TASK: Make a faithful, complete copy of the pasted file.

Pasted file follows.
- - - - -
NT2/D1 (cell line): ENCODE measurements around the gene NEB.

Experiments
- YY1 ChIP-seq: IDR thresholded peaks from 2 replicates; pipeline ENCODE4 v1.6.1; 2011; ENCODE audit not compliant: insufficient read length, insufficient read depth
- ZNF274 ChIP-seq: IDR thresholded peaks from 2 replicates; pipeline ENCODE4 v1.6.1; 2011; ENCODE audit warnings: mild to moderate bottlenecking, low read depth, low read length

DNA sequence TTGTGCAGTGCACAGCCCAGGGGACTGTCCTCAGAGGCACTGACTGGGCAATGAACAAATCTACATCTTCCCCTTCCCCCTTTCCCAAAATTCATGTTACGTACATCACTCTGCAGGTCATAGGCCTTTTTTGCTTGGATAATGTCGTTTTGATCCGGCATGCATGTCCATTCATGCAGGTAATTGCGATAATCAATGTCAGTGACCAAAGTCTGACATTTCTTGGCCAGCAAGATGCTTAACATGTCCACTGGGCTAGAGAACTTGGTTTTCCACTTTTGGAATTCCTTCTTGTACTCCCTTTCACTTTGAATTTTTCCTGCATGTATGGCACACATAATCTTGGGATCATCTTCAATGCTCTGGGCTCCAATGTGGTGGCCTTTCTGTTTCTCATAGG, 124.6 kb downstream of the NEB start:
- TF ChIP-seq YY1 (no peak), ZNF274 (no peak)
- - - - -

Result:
NT2/D1 (cell line): ENCODE measurements around the gene NEB.

Experiments
- YY1 ChIP-seq: IDR thresholded peaks from 2 replicates; pipeline ENCODE4 v1.6.1; 2011; ENCODE audit not compliant: insufficient read length, insufficient read depth
- ZNF274 ChIP-seq: IDR thresholded peaks from 2 replicates; pipeline ENCODE4 v1.6.1; 2011; ENCODE audit warnings: mild to moderate bottlenecking, low read depth, low read length

DNA sequence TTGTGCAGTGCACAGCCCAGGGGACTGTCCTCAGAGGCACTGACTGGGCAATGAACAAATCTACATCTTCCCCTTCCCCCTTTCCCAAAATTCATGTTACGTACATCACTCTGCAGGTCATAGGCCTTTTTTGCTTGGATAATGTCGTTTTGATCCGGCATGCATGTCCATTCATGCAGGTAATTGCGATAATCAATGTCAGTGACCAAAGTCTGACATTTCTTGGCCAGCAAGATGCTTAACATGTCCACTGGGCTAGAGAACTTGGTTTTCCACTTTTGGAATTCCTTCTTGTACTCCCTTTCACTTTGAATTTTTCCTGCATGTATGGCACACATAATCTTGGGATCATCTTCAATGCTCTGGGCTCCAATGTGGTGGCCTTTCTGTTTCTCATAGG, 124.6 kb downstream of the NEB start:
- TF ChIP-seq YY1 (no peak), ZNF274 (no peak)